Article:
1. What does it mean if a disorder seems to run in my family? NIH. U.S. National Library of Medicine. Genetics Home Reference. https://ghr.nlm.nih.gov/primer/inheritance/runsinfamily
  2. Genetic Disorders. NIH. National Human Genome Research Institute. https://www.genome.gov/For-Patients-and-Families/Genetic-Disorders
  3. About Tay Sachs Disease. NIH. National Human Genome Research Institute. https://www.genome.gov/Genetic-Disorders/Tay-Sachs-Disease
  4. About Sickle Cell Disease. NIH. National Human Genome Research Institute. https://www.genome.gov/Genetic-Disorders/Sickle-Cell-Disease
  5. Huntington’s Disease. Mayo Clinic. https://www.mayoclinic.org/diseases-conditions/huntingtons-disease/symptoms-causes/syc-20356117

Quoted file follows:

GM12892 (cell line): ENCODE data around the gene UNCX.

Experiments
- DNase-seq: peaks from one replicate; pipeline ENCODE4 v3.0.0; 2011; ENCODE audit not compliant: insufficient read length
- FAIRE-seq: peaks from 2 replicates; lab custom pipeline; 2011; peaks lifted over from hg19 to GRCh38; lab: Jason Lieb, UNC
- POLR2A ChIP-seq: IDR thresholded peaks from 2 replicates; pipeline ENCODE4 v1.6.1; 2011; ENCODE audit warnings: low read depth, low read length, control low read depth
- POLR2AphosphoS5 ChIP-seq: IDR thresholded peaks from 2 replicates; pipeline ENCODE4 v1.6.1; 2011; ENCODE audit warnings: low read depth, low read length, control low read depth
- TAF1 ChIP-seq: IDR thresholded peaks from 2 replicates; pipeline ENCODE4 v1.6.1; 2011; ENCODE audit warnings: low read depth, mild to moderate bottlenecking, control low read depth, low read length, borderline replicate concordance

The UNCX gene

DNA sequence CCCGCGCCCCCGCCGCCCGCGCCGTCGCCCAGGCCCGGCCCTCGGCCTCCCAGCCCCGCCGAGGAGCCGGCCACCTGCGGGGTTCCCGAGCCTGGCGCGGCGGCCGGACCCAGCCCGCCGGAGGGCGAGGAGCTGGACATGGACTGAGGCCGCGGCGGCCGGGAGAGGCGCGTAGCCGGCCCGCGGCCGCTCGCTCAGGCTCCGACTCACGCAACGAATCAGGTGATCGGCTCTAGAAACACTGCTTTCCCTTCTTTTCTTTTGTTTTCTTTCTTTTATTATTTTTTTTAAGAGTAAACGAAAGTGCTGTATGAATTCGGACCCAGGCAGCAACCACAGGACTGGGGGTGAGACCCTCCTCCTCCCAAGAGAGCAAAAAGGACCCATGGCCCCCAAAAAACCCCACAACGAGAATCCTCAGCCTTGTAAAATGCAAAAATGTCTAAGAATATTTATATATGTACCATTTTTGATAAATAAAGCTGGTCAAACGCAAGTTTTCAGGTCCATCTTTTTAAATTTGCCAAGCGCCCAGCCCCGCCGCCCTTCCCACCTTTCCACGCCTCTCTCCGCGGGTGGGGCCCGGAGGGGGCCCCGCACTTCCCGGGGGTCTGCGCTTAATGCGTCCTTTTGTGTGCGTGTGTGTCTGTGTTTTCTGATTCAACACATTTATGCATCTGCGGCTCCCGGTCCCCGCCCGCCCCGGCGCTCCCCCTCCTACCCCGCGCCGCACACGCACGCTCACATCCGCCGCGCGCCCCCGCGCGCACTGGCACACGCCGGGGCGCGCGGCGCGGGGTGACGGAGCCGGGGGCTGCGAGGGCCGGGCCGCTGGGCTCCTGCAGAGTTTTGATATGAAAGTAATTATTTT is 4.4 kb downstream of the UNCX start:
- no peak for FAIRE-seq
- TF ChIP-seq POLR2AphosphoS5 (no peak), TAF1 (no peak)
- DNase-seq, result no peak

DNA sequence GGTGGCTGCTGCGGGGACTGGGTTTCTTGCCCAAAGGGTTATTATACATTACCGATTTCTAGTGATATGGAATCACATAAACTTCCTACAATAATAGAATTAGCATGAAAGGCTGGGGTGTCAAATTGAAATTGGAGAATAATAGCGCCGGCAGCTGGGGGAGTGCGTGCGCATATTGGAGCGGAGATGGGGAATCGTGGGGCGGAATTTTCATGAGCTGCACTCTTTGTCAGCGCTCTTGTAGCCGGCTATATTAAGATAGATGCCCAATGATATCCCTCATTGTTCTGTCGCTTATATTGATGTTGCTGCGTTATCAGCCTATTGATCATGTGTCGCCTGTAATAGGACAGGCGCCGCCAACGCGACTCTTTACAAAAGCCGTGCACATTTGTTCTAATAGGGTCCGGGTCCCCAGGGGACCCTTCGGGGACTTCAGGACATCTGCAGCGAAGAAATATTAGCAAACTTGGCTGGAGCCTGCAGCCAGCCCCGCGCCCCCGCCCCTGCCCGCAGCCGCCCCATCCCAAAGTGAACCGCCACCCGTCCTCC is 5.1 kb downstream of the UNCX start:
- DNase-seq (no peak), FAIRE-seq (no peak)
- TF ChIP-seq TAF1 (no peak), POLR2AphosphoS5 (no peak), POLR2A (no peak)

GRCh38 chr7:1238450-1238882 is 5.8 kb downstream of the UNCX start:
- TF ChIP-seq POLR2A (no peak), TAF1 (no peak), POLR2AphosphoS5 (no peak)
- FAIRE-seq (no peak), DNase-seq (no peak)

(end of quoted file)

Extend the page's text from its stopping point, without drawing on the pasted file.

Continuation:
6. Cystic fibrosis. Mayo Clinic. https://www.mayoclinic.org/diseases-conditions/cystic-fibrosis/symptoms-causes/syc-20353700
  7. Hemophilia. NIH. National Human Genome Research Institute. https://www.genome.gov/genetics-glossary/hemophilia
  8. Hemophilia. Mayo Clinic. https://www.mayoclinic.org/diseases-conditions/hemophilia/symptoms-causes/syc-20373327
  9. Muscular Dystrophy. Mayo Clinic. https://www.mayoclinic.org/diseases-conditions/muscular-dystrophy/symptoms-causes/syc-20375388